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Not in Singapore’s interest to reveal size of reserves: DPM Heng

SINGAPORE — Revealing the size of Singapore’s reserves would be akin to laying bare the country’s defence plan, which will diminish the value of the reserves as a strategic defence, Deputy Prime Minister Heng Swee Keat said.

Finance Minister Heng Swee Keat said that the Singapore dollar is one of the most actively traded currencies in the world relative to its gross domestic product. Global daily turnover is estimated at US$37 billion, or close to S$50 billion.

Finance Minister Heng Swee Keat said that the Singapore dollar is one of the most actively traded currencies in the world relative to its gross domestic product. Global daily turnover is estimated at US$37 billion, or close to S$50 billion.

Singapore

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  • Making public the size of Singapore’s reserves would diminish the value of the reserves as a strategic defence
  • Finance Minister Heng Swee Keat also said he was alarmed by earlier comments made by opposition MP Jamus Lim that transparency can encourage “stabilising speculation”
  • Mr Heng said Assoc Prof Lim was merely quoting theoretical literature and recounting past learnings of how currency speculation can affect economies

 

SINGAPORE — Revealing the size of Singapore’s reserves would be akin to laying bare the country’s defence plan, which will diminish the value of the reserves as a strategic defence, Deputy Prime Minister Heng Swee Keat said.

Responding to Non-Constituency Member of Parliament (MP) Hazel Poa’s call for more transparency on the size of Singapore’s reserves during her Budget speech on Wednesday, Mr Heng, who is also Finance Minister, said that it is not in Singapore’s national interest to disclose its size.

“No responsible leader would do so,” he said on Friday (Feb 26) at the end of a three-day debate on the Budget.

Mr Heng also said that he was “very alarmed” with the earlier comments by Associate Professor Jamus Lim, MP for Sengkang Group Representation Constituency (GRC), who said that revealing the size of the reserves could “encourage stabilising speculation”.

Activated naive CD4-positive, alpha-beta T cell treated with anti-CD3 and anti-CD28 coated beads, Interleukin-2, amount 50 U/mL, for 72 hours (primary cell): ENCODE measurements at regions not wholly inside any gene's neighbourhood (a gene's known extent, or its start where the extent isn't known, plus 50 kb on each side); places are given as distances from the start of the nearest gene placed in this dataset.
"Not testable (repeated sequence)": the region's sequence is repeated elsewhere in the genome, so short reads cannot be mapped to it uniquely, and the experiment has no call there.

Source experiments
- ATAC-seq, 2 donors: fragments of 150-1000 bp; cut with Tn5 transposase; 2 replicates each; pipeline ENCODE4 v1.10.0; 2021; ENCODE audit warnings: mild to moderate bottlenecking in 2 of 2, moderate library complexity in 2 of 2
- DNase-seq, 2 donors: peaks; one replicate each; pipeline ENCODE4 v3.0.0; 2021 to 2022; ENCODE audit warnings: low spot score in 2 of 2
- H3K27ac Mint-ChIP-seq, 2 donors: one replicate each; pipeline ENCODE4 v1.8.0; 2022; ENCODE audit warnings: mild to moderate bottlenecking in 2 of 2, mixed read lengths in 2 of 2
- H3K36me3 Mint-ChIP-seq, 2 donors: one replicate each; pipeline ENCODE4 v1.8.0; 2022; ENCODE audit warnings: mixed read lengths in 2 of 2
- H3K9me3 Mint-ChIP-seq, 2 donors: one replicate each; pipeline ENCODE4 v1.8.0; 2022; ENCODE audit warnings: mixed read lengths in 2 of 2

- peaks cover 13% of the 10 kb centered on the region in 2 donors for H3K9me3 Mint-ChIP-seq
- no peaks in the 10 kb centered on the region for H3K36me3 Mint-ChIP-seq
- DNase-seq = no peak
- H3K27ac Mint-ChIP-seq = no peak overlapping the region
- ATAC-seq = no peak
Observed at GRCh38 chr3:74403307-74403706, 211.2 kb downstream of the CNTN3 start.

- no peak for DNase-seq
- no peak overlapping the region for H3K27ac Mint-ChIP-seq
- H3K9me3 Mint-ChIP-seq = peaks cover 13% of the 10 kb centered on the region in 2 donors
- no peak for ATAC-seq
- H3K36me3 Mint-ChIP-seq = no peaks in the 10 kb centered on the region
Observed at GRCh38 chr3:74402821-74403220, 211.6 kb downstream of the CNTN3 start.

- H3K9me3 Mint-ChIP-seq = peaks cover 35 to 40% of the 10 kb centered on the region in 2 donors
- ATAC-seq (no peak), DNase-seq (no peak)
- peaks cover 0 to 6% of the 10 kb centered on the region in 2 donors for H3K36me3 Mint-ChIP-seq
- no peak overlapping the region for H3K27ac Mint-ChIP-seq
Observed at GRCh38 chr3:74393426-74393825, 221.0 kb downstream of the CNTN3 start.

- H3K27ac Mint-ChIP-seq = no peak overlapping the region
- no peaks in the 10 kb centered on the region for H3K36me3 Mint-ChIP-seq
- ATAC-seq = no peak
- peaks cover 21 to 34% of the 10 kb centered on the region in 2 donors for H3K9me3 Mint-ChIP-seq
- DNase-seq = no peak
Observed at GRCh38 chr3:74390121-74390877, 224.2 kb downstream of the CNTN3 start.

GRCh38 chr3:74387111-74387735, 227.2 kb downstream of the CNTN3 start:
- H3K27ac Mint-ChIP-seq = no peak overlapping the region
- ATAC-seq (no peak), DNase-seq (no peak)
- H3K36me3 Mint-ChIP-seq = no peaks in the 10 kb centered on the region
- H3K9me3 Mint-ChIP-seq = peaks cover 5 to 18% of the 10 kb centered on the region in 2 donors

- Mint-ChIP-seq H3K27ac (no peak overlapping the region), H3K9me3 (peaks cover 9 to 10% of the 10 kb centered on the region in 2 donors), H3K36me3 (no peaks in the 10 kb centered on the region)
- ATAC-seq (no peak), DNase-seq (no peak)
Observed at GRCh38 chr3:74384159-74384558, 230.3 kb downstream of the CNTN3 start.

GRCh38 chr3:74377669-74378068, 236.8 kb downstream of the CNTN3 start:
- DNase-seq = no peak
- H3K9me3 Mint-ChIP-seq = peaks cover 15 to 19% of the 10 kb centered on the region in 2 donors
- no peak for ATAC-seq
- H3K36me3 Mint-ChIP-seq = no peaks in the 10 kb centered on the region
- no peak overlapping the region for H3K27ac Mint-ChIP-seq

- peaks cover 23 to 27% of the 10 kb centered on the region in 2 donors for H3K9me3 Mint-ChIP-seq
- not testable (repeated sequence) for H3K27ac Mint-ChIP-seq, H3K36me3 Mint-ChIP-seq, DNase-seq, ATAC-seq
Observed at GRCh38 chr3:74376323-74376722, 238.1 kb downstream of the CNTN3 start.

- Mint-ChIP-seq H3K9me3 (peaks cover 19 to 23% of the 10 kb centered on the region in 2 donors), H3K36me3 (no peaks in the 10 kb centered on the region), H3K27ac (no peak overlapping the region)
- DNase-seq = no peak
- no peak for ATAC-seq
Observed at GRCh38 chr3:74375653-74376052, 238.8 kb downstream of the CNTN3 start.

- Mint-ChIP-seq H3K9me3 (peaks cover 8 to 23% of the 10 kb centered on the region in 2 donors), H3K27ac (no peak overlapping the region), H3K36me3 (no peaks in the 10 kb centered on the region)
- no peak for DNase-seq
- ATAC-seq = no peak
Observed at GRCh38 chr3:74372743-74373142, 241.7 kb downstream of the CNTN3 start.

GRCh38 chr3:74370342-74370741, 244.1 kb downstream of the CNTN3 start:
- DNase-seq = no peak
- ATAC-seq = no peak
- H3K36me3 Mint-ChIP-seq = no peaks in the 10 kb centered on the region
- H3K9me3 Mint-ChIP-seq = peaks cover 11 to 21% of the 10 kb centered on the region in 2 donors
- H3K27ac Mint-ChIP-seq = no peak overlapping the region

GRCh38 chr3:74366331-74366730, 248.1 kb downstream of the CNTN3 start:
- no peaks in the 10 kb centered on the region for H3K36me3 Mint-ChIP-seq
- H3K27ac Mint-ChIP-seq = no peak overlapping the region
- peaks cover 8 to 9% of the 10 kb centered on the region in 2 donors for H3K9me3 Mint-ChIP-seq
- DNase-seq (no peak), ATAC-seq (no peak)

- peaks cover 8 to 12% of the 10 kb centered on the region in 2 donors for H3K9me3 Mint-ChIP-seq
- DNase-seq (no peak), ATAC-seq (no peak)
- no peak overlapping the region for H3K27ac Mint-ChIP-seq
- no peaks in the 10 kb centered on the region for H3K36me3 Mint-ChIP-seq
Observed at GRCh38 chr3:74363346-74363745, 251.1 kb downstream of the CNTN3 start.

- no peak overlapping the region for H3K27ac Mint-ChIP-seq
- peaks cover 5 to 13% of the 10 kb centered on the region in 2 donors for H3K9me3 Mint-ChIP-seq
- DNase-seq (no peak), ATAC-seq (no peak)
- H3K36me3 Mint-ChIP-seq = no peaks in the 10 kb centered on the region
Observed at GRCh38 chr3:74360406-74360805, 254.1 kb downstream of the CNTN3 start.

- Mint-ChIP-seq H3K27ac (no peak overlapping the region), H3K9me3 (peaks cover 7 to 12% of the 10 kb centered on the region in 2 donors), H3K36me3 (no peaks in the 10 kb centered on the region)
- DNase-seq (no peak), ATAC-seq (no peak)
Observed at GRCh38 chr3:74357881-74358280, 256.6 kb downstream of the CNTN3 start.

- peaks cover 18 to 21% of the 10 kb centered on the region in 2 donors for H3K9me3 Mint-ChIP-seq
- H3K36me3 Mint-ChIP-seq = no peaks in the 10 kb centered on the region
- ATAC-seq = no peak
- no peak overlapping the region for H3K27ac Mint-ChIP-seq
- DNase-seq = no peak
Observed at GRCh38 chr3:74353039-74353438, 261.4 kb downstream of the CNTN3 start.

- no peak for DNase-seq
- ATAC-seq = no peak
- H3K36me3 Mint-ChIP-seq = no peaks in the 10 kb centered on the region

Assoc Prof Lim, who is an economics professor, was debating with Bishan-Toa Payoh GRC MP Saktiandi Supaat on Thursday on the issue of the transparency over the size of the reserves.

Also highlighting his concerns over Ms Poa’s call, Mr Saktiandi had said that Singapore would be vulnerable to “currency speculation and attacks” as it uses the exchange rate as the main instrument in monetary policy, instead of adjusting the interest rates like most other economies.

Assoc Prof Lim then countered him and said that if Singapore was off its fundamentally determined exchange rates, market participants could be encouraged to engage in speculative activity to get it back on track.

Mr Heng said that Assoc Prof Lim was quoting theoretical literature and that there are other academics who recognise that currency markets can be marked by massive instability.

“Just last year, we saw extreme capital flow volatility in global financial markets due to the uncertainties and risk sentiments associated with the pandemic,” Mr Heng said.

He then cited the example of how hedge-fund manager George Soros bet against the British pound in 1992, and caused the United Kingdom to withdraw from the European Exchange Rate Mechanism, a precursor to the European Union’s single currency then.

He also recounted memories of the stories he heard from leaders of neighbouring countries on how speculation and currency volatilities have affected them, when he was the principal private secretary of Singapore’s first prime minister Lee Kuan Yew during the Asian Financial Crisis in 1997.